Pre-market stocks: Why we think we’re in a recession when the data says otherwise

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It seems like you can’t go anywhere these days without hitting your head first with yet another ominous prediction of an impending recession. CEOs, portfolio managers, politicians, news analysts, second and even cousins Cardi B They sound the alarm: Hear! Listen! Economic downturn awaits everyone who dares to enter 2023!

But these predictions contradict a slew of positive economic data we’ve seen: the job market is healthy, wages are growing, Americans are spending, and GDP is strong. Business is good, too: The companies are largely beating revenue forecasts and reporting positive earnings results.

Sure, the Federal Reserve’s system of painful interest rate hikes aimed at taming persistent inflation could calm the economy – as could events in Eastern Europe and China – but the economy has successfully weathered nearly a year of hikes and war in Ukraine with barely a foothold. Mild trauma.

It’s possible that chatter about recession is just that. chat.

What is happening: No one would ever accuse investors of losing their emotions: Emotions run high on trading floors where feelings are as often true as facts, fear and greed. Sometimes can Run the show. On the other hand, economists are a data-driven stoic group. The American economy isn’t Wall Street, and a market downturn isn’t a recession—but sometimes they blend together in the public eye and their boundaries blur.

That seems to be the case: The Fed’s attempts to curb very high inflation are having a major impact on markets – the S&P 500 is down about 18% so far this year But so far there has been little impact on the US economy as a whole.

This week, a number of senior executives warned of an economic downturn in 2023. CEOs from Goldman Sachs, JPMorgan, General Motors, Walmart, United and Union Pacific said they are planning for less profitable times ahead. But much of the uncertainty lurks behind the headlines about “stagnant CEO expectations”.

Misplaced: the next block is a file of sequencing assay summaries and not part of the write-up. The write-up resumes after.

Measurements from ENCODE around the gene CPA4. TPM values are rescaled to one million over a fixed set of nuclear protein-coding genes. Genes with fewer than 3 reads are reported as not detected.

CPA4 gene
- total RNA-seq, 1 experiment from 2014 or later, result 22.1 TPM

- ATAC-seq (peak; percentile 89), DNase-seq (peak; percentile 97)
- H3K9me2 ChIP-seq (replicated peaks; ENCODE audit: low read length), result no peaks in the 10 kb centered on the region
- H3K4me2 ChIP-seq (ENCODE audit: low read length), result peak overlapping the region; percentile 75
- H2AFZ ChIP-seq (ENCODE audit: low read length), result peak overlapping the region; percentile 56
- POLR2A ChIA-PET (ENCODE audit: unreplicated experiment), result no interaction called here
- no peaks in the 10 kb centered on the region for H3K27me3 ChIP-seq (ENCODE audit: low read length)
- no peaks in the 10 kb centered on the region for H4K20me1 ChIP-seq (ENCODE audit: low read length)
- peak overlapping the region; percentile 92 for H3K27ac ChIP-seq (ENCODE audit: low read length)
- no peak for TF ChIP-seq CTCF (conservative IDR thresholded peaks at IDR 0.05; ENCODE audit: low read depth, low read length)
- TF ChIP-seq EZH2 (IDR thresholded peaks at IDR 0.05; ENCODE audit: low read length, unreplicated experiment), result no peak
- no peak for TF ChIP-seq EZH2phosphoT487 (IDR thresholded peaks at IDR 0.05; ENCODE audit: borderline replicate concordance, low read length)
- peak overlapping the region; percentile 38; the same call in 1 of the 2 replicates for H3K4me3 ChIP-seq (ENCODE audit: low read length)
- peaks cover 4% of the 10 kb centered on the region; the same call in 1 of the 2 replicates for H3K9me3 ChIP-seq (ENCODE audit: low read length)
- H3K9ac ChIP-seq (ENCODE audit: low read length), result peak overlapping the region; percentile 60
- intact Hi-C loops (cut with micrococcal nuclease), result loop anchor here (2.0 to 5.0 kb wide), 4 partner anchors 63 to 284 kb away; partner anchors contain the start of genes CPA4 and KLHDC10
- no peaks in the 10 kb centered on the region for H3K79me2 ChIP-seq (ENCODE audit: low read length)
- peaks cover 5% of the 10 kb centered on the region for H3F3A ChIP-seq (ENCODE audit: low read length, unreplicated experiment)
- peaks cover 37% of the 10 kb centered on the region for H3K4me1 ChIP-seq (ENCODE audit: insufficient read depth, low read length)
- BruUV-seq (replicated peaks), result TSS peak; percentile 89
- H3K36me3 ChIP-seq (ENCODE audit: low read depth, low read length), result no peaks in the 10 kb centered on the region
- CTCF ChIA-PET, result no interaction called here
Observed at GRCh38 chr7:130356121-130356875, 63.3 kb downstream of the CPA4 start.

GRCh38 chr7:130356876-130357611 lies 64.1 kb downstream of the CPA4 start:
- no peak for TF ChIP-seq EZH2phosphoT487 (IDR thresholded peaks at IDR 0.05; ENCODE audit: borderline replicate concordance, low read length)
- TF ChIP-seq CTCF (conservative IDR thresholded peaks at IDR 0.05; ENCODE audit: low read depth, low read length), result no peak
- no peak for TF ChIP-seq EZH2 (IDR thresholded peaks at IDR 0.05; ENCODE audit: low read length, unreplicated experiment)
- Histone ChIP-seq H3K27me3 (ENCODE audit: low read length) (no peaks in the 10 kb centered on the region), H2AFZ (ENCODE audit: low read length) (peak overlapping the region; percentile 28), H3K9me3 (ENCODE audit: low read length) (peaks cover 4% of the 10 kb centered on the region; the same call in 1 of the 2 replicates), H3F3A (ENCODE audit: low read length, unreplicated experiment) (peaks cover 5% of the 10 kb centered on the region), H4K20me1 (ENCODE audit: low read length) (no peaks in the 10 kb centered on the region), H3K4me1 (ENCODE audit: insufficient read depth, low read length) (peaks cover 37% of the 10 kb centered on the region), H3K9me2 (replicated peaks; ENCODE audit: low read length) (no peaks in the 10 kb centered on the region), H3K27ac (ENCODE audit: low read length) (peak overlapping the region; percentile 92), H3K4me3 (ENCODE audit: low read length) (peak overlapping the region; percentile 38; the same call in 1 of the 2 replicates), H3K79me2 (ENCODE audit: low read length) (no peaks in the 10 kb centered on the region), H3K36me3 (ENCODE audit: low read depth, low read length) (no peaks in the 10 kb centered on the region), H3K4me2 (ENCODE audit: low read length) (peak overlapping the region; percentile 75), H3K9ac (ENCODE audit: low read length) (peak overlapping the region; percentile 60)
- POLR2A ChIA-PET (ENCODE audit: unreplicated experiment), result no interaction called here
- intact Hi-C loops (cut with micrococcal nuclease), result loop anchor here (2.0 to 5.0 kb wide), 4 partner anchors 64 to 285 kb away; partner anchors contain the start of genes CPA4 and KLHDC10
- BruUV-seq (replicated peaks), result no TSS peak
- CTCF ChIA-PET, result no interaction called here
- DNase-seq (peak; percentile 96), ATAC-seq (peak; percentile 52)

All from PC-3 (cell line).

Rising interest rates and geopolitical chaos point to storm clouds on the horizon: JPMorgan CEO Jamie Dimon points out to CNBC on Tuesday. We simply don’t know.” What is not said is that sunny days are also a possibility.

loop feedback: United Airlines CEO Scott Kirby also told CNBC on Tuesday that “it is likely that we will see a mild recession because of the Fed.” He then went on to say that demand in his industry was higher than ever and United entered the fourth quarter with profit margins near their highest levels ever. Nor does he see any sign of a slowdown on the horizon.

So why does he think a recession is coming? “If I didn’t watch CNBC in the morning,” he said, “the word ‘recession’ wouldn’t be in my vocabulary.” “You can’t see it in our data.”

It’s as if Kirby predicted a recession was imminent because other prominent voices predicted a recession was imminent. And it is possible that we are all caught in a feedback loop that increases unwarranted fear.

Prophecies often come true on their own. If CEOs think a recession is about to hit, they preemptively close the doors—that means less spending and more layoffs, which in turn can trigger an economic downturn.

David Solomon, CEO of Goldman, said on Tuesday that the bank may wind down soon and is being cautious with its finances due to mounting economic uncertainty. Morgan Stanley will reportedly cut its workforce by about 1,600 people, roughly 2% of the total.